Companies lay down law with Second Life conduct guides

Apparently IBM is to produce official employee guidelines for workers to adhere to whilst they, or more accurately, their avatars, are in Second Life.

Seemingly the first big corporation to try and ensure their employees behave online, they won't be the last.

IBM have said these guidelines, rather than being restrictive, represent a corporate seal of approval to give workers the go ahead to get virtual.

"The 3D Internet will have a big impact on business, on IBM and on our clients, and the only way to figure it out is to use it", said Irving Wladawsky-Berger an IBM expert.

Later this year, Intel allegedly plans to offer a voluntary course and a "tip sheet" for employees who use blogs, social media sites and virtual worlds.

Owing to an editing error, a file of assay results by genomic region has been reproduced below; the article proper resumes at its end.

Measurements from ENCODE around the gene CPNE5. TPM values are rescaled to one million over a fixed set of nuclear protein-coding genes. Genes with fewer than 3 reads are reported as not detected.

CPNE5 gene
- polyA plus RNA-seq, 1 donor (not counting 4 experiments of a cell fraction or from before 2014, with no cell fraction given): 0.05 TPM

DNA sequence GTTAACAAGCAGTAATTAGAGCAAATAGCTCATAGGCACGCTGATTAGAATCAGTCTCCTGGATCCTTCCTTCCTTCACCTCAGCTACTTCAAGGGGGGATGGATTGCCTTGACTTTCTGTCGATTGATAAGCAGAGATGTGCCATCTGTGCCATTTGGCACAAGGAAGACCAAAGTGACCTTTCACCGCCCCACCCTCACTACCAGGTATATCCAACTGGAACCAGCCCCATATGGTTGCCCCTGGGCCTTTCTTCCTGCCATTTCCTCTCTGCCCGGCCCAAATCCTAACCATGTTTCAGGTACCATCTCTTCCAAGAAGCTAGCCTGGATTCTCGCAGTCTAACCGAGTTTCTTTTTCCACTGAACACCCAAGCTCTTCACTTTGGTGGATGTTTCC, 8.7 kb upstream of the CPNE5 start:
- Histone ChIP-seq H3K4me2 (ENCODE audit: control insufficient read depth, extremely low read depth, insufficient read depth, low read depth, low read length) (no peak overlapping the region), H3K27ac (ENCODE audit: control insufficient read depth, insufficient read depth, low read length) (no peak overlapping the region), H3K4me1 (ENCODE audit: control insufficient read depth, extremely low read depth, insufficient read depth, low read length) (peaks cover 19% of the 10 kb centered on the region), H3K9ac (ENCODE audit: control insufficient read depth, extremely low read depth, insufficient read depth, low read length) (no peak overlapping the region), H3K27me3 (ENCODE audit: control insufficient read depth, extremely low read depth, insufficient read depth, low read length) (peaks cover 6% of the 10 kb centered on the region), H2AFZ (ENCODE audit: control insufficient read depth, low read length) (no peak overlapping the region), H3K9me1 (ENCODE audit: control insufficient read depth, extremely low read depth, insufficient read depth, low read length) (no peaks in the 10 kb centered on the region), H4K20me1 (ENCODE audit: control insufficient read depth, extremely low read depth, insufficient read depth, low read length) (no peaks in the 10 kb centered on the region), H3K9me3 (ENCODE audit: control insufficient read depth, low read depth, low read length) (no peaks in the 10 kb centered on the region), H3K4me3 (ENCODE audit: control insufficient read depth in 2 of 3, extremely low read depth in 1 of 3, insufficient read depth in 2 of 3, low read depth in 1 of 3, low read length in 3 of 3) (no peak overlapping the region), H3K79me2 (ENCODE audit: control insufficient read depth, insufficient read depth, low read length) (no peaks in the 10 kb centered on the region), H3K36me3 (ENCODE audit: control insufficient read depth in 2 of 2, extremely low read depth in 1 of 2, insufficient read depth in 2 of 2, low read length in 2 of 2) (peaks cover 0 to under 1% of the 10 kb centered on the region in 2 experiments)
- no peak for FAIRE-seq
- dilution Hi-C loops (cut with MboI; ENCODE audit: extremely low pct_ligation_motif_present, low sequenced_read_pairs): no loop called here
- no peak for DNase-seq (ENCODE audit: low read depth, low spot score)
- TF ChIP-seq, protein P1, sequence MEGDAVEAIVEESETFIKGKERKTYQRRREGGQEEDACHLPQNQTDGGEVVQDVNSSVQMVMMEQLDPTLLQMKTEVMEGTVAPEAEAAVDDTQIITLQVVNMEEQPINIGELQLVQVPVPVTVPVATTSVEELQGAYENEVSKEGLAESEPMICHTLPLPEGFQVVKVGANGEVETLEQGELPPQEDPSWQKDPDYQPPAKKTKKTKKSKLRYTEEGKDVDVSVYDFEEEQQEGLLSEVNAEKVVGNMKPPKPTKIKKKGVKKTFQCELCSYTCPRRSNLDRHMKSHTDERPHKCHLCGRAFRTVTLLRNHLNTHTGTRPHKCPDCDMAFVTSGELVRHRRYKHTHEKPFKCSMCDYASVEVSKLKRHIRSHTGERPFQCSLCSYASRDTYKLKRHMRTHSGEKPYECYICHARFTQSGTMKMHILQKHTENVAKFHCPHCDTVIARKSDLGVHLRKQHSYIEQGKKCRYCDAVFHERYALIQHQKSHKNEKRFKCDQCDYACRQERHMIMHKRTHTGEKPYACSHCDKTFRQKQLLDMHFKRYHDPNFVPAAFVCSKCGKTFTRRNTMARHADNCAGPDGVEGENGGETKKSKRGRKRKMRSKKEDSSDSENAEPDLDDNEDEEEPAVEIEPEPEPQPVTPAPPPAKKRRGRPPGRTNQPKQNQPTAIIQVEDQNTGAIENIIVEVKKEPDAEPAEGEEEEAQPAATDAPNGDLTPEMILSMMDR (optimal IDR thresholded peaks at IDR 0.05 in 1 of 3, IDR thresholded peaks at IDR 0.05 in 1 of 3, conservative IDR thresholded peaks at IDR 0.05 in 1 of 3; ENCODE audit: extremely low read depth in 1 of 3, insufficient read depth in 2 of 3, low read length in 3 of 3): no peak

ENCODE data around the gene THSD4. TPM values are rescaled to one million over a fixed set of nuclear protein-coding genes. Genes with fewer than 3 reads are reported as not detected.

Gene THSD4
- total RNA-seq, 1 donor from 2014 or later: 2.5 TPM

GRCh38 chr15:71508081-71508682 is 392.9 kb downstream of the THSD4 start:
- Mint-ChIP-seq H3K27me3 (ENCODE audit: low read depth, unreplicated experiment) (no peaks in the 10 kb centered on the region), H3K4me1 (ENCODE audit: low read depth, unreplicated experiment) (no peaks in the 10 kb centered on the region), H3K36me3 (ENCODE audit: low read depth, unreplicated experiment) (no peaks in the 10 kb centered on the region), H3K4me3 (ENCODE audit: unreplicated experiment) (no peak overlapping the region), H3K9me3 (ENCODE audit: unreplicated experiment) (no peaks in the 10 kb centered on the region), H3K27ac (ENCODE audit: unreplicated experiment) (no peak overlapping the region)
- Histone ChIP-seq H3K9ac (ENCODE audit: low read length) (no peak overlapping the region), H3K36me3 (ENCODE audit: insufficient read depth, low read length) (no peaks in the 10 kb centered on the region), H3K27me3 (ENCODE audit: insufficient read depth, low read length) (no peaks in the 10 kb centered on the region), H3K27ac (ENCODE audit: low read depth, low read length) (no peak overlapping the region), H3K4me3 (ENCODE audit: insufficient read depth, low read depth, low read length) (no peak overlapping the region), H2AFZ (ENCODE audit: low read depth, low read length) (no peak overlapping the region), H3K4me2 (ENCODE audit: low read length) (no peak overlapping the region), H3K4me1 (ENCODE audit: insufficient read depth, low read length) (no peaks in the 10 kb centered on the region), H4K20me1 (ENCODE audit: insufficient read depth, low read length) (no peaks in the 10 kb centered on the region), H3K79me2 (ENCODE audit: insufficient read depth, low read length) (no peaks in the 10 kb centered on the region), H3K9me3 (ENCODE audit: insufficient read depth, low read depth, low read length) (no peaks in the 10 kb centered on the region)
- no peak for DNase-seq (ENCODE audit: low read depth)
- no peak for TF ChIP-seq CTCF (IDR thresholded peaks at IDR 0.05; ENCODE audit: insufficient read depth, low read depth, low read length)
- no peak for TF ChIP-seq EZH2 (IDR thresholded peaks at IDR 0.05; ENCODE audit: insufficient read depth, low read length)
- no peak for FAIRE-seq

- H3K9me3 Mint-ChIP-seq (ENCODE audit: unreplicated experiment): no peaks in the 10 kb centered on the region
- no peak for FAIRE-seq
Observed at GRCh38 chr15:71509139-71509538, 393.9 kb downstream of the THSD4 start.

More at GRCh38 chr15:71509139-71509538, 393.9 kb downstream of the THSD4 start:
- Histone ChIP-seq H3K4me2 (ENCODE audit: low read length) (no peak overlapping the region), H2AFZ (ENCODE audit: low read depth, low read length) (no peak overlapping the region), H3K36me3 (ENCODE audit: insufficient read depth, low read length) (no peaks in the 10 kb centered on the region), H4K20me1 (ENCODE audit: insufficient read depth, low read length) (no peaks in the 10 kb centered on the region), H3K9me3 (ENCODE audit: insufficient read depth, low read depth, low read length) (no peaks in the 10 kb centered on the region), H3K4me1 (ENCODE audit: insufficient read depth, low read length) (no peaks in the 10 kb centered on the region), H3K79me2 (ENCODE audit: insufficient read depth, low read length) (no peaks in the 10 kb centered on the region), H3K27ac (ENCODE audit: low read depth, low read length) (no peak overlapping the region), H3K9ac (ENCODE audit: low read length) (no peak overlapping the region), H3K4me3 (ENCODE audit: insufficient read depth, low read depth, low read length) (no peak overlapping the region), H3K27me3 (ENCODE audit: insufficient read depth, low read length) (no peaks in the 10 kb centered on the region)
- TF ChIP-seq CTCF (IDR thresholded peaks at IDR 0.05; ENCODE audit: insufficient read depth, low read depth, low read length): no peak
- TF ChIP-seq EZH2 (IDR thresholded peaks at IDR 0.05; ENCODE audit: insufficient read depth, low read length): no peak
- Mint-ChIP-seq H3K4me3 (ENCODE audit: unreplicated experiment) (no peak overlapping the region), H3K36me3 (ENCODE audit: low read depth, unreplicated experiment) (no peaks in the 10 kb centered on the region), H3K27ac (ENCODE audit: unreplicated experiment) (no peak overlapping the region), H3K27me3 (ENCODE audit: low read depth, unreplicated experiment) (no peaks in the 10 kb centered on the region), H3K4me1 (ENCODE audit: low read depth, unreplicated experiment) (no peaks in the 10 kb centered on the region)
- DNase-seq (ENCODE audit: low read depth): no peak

At the moment, about 150 Intel workers carry out business meetings in Second Life.

"For those employees who may be hesitant, guidelines can provide the encouragement and Intel philosophy they need to actually dive in and start anticipating", said Gina Bovara, of Intel.

IBM's rules — which apply to Second Life and other virtual worlds apparently include:

-Don't discuss intellectual property with unauthorized people
-Don't discriminate or harass
-Be a good 3D Netizen

The netiquette guide also suggests being "especially sensitive to the appropriateness of your avatar or persona's appearance when you are meeting with IBM clients or conducting IBM business".

Sandy Kearney, global director of IBM's 3D internet initiatives, sums up the thoughts behind the new policy:

"We don't want it to be the wild west."


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